Third, our young people need to learn to define their self-worth by values, and not by the roles they are expected to play in life, because if they do, they will undoubtedly fail. This woman likely defined her self-worth by her mother’s (and community’s) approval. This is problematic because defining oneself by the role one is expected to play, or by a person’s approval is that those are often fleeting and temporary. Put simply, if one’s entire self worth is defined by their mother’s approval, then what happens when they don’t get that approval (which is a always a likely possibility)? It’s essential to teach young people to define their self worth by everlasting values, such as kindness, justice, loyalty, courage, honesty, etc, rather than by a role or relationship in their lives, as that will help them make better and more informed decisions in high pressure circumstances.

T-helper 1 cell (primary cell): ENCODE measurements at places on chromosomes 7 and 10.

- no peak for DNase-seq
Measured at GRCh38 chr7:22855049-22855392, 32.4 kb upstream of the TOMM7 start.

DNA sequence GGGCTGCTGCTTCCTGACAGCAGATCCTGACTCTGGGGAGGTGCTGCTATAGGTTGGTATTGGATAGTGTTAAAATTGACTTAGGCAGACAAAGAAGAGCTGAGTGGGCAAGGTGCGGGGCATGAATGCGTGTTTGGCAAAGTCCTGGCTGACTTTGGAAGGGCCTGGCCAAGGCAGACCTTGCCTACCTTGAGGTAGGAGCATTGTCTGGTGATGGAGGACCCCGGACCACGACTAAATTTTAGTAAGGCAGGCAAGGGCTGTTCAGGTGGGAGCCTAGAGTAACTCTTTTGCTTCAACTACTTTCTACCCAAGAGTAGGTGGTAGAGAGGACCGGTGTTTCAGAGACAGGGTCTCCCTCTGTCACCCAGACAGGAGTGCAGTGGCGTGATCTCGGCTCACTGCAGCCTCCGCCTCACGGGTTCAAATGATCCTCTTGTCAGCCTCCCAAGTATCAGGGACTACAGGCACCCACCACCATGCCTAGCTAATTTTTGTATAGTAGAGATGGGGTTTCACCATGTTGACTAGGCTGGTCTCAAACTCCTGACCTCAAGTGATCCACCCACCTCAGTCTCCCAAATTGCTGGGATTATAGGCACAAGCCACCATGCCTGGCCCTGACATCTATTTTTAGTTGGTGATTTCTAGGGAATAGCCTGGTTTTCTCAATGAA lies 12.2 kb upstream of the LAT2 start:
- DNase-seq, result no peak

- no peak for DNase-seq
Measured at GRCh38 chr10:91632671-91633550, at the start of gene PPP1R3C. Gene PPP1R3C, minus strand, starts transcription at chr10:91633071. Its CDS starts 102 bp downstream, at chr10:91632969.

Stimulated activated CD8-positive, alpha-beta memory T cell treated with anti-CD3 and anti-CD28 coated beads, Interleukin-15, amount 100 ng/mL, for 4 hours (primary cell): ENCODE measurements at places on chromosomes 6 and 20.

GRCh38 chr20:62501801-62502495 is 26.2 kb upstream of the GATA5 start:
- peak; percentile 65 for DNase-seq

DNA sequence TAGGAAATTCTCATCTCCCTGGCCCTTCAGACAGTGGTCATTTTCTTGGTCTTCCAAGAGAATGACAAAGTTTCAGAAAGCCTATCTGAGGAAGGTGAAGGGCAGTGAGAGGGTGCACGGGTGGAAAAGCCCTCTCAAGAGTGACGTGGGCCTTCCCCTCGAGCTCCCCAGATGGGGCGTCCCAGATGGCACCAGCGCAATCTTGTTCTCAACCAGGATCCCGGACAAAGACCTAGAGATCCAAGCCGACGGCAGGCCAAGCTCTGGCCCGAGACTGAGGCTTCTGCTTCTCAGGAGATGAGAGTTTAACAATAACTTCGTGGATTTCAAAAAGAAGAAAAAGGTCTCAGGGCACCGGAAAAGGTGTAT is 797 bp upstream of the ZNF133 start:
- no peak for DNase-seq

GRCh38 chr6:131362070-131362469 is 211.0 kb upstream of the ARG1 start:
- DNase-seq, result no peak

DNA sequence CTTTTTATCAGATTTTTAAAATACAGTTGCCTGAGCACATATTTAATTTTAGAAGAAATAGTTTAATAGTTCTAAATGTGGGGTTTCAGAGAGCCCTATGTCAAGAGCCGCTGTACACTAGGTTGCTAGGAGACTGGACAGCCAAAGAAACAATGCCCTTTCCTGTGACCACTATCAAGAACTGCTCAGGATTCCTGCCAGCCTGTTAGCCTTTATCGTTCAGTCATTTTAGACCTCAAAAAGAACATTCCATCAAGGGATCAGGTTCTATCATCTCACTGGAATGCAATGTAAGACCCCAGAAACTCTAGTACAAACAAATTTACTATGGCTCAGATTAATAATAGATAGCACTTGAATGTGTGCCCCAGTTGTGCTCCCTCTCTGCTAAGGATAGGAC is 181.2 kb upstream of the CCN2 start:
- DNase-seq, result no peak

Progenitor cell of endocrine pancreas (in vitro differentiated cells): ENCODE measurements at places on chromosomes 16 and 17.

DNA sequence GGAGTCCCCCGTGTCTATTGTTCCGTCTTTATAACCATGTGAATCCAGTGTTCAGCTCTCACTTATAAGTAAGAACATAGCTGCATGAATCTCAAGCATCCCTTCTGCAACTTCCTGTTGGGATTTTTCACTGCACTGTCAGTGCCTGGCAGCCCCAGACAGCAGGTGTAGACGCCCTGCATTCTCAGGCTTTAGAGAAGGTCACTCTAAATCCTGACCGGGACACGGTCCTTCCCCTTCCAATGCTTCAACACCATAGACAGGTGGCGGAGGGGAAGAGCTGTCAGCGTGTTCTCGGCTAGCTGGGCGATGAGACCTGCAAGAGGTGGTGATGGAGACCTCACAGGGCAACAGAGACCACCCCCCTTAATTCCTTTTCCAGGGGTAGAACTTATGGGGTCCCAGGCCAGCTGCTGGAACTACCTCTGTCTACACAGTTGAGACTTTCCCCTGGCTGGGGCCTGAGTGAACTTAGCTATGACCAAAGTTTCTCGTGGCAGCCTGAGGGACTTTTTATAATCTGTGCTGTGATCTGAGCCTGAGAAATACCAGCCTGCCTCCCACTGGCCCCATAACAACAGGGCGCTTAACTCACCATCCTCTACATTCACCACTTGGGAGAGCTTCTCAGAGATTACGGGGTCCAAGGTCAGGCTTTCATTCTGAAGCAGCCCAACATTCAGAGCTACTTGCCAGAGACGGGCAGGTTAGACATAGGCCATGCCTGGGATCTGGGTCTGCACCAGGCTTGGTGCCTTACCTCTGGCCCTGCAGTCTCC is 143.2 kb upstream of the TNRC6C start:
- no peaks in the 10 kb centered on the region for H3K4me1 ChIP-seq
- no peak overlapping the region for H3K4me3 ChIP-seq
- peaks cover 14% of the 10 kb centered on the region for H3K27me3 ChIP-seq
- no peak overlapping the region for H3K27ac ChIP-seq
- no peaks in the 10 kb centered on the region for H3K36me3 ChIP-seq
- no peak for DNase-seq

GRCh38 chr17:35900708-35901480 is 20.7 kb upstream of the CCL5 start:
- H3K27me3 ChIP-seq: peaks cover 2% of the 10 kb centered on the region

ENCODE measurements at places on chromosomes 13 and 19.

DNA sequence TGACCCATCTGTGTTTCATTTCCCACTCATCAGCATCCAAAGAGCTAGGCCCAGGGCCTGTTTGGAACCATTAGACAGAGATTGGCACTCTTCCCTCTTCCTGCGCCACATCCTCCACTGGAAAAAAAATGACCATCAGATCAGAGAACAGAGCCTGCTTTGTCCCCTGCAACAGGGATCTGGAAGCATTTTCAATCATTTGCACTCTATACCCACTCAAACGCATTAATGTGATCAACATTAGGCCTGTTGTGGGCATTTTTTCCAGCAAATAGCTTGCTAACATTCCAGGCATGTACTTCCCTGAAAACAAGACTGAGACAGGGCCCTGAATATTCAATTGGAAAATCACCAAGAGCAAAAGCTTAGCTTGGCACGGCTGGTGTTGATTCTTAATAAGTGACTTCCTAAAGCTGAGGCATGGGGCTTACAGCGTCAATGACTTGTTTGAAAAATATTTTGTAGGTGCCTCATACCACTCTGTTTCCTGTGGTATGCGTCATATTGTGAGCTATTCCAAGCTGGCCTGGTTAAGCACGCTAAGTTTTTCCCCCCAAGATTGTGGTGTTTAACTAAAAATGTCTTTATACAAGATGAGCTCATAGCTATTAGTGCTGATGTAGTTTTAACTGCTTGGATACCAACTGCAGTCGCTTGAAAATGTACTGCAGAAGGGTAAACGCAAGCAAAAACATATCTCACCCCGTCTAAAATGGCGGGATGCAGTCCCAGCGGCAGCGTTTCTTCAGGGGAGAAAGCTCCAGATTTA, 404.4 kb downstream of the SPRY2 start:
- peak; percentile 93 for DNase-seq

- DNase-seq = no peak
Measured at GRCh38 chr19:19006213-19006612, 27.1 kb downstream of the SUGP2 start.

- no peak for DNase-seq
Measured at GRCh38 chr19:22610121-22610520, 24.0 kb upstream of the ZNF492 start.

Finally, we need to realize that simply having access to services or information is not enough. Often times, young people who suffer alone are close to medical and social resources. In fact, this woman lived a block from the hospital. She likely even had organizations such as Planned Parenthood near her. However, one’s ability to access services and information in a way that they feel safe and empowered is dependent on a number of factors, including the environment and messages they get at home. As such, it is crucial that we have open conversations about sex, relationships and decision-making with our kids now more than ever. It is likely this young woman is a function of not having these conversations at home on pregnancy, contraception, sexually transmitted infections and decision-making, even if she had access to sex education at school. If we do not have open conversations about sex, sexuality, relationships and decision-making in our families and homes, we are putting our children at risk for some serious consequences. They will have limited understanding of sex, values, and how it relates to their worldview, and be unequipped to make time sensitive situations regarding their bodies and sexuality – even if they choose to not have sex until they get married.